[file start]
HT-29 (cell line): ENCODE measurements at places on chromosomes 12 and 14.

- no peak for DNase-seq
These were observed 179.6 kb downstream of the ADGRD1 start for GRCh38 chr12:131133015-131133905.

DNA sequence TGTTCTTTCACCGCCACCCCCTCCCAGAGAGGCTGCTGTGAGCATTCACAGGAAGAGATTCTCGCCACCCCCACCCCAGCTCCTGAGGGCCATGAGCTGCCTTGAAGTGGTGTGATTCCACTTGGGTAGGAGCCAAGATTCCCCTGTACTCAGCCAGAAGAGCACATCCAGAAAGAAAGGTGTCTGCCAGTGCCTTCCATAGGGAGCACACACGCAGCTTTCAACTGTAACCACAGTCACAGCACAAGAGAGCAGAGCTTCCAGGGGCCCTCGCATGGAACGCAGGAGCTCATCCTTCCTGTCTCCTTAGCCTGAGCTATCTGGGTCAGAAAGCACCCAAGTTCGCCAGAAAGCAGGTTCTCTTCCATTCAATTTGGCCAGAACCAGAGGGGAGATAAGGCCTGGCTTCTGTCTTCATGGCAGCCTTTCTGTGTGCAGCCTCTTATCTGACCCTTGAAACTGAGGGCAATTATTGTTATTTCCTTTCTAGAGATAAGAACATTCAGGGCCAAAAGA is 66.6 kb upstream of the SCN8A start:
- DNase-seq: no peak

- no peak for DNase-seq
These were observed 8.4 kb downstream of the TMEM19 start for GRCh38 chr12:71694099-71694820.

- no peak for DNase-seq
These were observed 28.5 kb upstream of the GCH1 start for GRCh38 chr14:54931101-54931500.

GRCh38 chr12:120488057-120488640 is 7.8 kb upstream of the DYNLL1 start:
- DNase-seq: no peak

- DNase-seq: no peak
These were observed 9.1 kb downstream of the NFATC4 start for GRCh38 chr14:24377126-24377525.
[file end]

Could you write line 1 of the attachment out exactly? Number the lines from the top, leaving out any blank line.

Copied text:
HT-29 (cell line): ENCODE measurements at places on chromosomes 12 and 14.